March 2, 2010
The San Francisco Symphony, launched in December 1911, is turning 99 next season (which runs from Sept. 2010 to June 2011), a rare accomplishment in the tough business of orchestral music.
True, there are much older organizations, such as the Dresden Staatskapelle, founded in 1548; the Leipzig Gewandhaus (last month's visitor to Davies Symphony Hall), begun in 1743; or even the New York Philharmonic, started in 1842. Still, San Francisco Symphony will celebrate its centennial-minus-one next season with (a somewhat restrained) gusto, probably saving up for a big centenary 2011-2012.
The 2010-2011 season announcement today from Music Director Michael Tilson Thomas tells of a jazzy gala opening on Sept. 7, with soprano Jessye Norman singing such Duke Ellington favorites as Sophisticated Lady and It Don't Mean a Thing, as well as Copland's In the Beginning. Suite No. 2 from Ravel’s Daphnis et Chloé is also on the program.
There will be concerts featuring large-scale works — Orff's Carmina burana, with three choruses (Nov. 3-5), John Adams' El Niño (Dec. 2-4) and Harmonielehre (Dec. 8-11), Mendelssohn's A Midsummer Night’s Dream, conducted by Kurt Masur (March 10-12), Bach's B-Minor Mass, conducted by SFS Chorus Director Ragnar Bohlin (March 16-20); and Beethoven's Missa Solemnis, with soprano Christine Brewer and mezzo Katarina Karnéus (June 23-26).
MTT will conduct "Mahler in San Francisco" programs in May 2011, including Symphony Nos. 6 and 9; also No. 2 ("Resurrection") — which happens to be on tap this month as well, both at Davies Symphony Hall and on the orchestra's tour — with soprano Karina Gauvin and mezzo-soprano Sasha Cooke as soloists. With the addition of Symphony No. 5, the four works will be part of two "Mahler in Europe" tours, observing the 150th anniversary of Mahler’s birth in 2010, and the 100th year of his death in 2011.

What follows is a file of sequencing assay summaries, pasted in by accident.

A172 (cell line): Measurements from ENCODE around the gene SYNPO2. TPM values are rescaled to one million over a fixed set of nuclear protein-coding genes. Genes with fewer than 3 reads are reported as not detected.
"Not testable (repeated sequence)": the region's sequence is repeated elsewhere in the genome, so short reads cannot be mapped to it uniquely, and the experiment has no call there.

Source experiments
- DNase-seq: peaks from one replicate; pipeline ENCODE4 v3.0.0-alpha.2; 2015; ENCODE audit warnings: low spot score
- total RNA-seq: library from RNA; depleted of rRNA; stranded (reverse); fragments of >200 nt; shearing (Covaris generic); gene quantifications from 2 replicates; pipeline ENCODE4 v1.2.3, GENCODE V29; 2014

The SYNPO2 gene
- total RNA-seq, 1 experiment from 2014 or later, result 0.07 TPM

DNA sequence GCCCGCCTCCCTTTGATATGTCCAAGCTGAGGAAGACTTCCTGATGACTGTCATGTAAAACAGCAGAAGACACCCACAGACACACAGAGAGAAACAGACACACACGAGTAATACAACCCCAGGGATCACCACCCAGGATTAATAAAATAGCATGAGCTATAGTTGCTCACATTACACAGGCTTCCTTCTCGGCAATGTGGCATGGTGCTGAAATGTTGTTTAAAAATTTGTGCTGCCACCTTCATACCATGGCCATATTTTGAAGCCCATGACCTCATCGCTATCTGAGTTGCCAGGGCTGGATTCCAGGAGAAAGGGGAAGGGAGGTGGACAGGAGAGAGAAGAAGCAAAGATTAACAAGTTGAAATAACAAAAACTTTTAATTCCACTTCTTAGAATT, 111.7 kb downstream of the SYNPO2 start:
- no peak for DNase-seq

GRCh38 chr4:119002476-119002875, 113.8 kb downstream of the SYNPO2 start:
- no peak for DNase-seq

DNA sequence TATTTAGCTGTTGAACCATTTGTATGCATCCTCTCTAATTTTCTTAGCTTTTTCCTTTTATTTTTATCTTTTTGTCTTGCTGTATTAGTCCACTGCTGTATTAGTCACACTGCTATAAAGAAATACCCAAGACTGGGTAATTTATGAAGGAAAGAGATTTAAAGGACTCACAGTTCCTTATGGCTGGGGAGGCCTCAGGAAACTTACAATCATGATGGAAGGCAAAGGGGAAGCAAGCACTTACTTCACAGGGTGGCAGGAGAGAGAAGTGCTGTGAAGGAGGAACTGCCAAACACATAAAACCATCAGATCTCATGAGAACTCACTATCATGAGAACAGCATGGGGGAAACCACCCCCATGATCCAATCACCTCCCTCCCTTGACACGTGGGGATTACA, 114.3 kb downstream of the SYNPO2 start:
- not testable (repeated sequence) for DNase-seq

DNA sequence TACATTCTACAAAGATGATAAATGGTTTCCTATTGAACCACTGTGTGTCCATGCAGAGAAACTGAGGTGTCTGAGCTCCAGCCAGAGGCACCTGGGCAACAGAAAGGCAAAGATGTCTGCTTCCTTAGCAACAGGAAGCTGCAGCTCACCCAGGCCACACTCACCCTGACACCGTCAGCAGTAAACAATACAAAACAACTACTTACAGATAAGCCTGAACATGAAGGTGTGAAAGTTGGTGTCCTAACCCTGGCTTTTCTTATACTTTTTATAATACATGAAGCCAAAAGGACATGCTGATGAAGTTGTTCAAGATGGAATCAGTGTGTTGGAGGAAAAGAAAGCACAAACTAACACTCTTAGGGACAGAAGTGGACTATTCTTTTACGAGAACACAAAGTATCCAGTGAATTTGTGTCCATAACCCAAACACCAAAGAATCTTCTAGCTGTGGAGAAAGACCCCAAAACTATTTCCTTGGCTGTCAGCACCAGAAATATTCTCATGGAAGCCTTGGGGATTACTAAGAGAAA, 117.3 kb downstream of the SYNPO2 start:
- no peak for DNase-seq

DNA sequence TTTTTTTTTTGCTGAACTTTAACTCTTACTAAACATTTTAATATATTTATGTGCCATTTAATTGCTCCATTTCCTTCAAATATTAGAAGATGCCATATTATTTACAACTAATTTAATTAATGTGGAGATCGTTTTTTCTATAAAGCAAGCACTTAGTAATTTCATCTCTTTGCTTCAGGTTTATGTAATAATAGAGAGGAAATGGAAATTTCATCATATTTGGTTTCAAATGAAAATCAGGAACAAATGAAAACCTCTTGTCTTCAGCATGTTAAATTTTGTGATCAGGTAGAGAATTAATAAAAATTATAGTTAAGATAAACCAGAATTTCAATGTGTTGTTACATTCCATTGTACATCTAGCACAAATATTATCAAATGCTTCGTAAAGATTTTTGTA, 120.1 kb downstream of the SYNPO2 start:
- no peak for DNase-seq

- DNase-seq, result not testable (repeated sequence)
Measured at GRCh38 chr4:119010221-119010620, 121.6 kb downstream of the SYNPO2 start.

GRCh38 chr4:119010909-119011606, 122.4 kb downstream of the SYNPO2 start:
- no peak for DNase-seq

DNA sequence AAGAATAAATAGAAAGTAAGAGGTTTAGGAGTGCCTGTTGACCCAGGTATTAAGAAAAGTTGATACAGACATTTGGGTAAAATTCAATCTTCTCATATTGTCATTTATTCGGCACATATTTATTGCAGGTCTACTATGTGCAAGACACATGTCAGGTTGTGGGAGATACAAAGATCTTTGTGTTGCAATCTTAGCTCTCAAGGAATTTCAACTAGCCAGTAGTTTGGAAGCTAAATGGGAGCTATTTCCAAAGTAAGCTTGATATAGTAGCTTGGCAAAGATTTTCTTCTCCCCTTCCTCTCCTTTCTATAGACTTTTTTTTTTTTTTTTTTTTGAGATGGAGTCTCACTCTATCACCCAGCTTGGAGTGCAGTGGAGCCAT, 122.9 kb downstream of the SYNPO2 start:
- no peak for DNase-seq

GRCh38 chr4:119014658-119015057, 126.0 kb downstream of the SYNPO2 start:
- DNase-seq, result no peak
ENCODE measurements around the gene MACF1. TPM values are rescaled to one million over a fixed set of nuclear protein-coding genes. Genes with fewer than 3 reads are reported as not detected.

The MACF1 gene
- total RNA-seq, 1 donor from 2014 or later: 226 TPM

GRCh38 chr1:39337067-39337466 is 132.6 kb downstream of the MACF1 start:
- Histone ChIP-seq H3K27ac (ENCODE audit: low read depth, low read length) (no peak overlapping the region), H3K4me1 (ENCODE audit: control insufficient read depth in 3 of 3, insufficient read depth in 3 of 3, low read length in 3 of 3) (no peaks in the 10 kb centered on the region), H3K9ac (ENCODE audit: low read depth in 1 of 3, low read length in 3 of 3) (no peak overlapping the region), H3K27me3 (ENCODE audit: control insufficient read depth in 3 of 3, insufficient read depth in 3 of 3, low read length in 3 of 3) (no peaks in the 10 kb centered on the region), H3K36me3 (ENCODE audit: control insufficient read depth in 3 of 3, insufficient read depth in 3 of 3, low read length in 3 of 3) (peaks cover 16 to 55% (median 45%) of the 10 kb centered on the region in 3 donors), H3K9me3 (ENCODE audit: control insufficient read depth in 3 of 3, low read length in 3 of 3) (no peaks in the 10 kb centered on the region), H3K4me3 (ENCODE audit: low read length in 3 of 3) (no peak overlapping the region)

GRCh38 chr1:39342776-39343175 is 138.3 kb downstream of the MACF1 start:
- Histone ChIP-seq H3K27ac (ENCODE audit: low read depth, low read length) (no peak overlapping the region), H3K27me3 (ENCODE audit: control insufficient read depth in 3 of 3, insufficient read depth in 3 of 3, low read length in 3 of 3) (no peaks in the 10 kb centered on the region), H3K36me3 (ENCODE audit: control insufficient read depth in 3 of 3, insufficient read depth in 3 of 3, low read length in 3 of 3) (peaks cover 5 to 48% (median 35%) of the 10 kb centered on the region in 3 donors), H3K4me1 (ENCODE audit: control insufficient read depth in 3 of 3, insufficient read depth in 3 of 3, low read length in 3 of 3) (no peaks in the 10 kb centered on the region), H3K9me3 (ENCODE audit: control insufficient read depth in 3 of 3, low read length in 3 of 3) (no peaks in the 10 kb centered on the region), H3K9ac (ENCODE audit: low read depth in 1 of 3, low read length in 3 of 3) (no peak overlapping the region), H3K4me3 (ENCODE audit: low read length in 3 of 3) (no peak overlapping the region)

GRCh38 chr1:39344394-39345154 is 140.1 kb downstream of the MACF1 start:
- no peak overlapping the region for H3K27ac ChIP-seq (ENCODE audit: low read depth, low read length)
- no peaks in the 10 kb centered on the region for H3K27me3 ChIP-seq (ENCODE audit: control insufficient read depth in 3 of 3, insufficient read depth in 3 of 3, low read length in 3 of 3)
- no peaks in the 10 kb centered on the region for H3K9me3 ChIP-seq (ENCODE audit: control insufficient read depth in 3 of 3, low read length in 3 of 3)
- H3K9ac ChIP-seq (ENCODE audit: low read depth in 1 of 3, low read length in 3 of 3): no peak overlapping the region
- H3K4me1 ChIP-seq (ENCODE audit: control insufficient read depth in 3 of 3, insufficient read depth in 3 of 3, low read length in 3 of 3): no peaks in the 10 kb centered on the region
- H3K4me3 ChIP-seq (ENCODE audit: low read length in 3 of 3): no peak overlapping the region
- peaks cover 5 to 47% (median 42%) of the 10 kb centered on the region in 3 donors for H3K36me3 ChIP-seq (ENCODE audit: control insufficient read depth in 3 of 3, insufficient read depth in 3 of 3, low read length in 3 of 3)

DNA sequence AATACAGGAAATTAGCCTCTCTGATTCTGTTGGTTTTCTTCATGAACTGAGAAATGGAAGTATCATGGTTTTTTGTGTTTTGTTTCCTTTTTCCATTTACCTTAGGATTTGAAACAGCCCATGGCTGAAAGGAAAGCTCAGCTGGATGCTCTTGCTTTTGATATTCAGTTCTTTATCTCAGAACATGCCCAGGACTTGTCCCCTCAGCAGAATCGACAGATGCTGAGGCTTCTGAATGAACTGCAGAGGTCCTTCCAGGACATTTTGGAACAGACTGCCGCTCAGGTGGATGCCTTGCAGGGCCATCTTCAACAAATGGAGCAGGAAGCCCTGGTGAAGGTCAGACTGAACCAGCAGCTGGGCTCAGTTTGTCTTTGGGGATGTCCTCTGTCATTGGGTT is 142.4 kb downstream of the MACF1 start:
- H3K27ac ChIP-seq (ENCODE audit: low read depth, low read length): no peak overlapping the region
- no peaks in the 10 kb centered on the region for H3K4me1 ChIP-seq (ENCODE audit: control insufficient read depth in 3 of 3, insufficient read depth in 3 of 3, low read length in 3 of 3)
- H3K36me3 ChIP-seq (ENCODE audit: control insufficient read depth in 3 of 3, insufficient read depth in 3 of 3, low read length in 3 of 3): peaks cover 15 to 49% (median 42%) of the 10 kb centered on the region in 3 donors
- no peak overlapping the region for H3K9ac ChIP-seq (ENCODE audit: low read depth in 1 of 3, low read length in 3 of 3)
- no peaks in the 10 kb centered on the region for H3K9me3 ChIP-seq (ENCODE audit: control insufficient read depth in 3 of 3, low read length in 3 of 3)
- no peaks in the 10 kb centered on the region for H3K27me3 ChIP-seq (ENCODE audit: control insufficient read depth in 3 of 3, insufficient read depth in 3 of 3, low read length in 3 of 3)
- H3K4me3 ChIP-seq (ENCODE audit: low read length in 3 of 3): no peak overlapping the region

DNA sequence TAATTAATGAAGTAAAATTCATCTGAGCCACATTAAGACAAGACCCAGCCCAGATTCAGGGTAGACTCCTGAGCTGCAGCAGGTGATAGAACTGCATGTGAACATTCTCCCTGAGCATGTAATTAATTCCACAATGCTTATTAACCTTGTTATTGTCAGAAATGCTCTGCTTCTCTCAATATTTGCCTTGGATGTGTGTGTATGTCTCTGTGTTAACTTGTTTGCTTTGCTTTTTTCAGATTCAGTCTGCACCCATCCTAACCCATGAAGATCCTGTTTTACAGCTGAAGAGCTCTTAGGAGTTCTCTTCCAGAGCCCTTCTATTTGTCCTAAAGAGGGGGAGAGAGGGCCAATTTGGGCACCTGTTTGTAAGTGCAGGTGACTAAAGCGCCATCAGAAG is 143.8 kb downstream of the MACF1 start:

Classical repertory will be well-represented, with 14 Beethoven performances, including two all-Beethoven concerts (Jan. 20-23 and Feb. 2-5), and an all-Beethoven program with the Mutter-Bashmet-Harrell Trio (Nov. 7). There are all-Mozart (Feb. 17-19) and all-Mendelssohn (March 10-12) concerts, and even Beethoven's Symphony No. 7 and Dvořák's Symphony No. 9, both performed by the Gewandhaus Orchestra just last week.
Visiting orchestras are the Dresden Staatskapelle, with conductor yet to be announced (Beethoven and Brahms), Oct. 24; Israel Philharmonic, with Zubin Mehta (Haydn and Mahler), Feb. 27 and 28; National Orchestra of Spain, with Josep Pons (Falla, Joan Albert Amargós, Stravinsky, and Ravel), April 10; St. Petersburg Philharmonic, with Yuri Temirkanov (Shostakovich and Brahms), March 27 and 28.
On the more contemporary front, Project San Francisco continues, with two weeks in December spotlighting the works of John Adams, including El Niño and Harmonielehre mentioned above. (Adams also has the "Creative Chair" post with the Los Angeles Philharmonic next season.) In June 2011, Project San Francisco will feature pianist Yuja Wang, performing Bartók’s Piano Concerto No. 2, and participating in chamber music and student events.
"New and unusual" are in short supply. First SFS performances range — C.P.E. Bach (Symphony in G Major) to two Mozart Piano Concertos, Berg's Three Pieces from the Lyric Suite, and Kurt Weill's Symphony No. 2.
Works by living composers number eight, including the two Adams pieces and two commissions. The others are 94-year-old Henri Dutilleux's Tout un monde lointain, György Kurtág's Grabstein für Stephan, Christopher Rouse's The Infernal Machine, and Valentin Silvestrov's Elegie.
Of the only two SFS commissions/world premieres, one — Rufus Wainwright's Five Shakespeare Sonnets — is postponed from the current season. The other is Avner Dorman's Uriah, to be conducted by David Robertson, Jan. 26-28.
How does the S.F. Symphony, operating on a $63.5 million annual budget, compare with other orchestras?
Alan Gilbert's second season at the head of the New York Philharmonic ($64.5 million) will have seven world premieres — by Magnus Lindberg, James Matheson, Jay Alan Yim, Aaron Jay Kernis, Wolfgang Rihm, Sebastian Currier, and Krzysztof Penderecki.